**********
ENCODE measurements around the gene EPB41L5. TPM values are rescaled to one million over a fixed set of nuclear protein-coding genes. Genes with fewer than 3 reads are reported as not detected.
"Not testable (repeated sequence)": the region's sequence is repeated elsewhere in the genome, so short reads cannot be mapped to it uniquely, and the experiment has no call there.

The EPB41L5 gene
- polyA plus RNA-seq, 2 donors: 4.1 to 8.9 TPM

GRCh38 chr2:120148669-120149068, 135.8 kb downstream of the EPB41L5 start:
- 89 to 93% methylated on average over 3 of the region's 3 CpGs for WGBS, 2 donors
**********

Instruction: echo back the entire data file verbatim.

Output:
ENCODE measurements around the gene EPB41L5. TPM values are rescaled to one million over a fixed set of nuclear protein-coding genes. Genes with fewer than 3 reads are reported as not detected.
"Not testable (repeated sequence)": the region's sequence is repeated elsewhere in the genome, so short reads cannot be mapped to it uniquely, and the experiment has no call there.

The EPB41L5 gene
- polyA plus RNA-seq, 2 donors: 4.1 to 8.9 TPM

GRCh38 chr2:120148669-120149068, 135.8 kb downstream of the EPB41L5 start:
- 89 to 93% methylated on average over 3 of the region's 3 CpGs for WGBS, 2 donors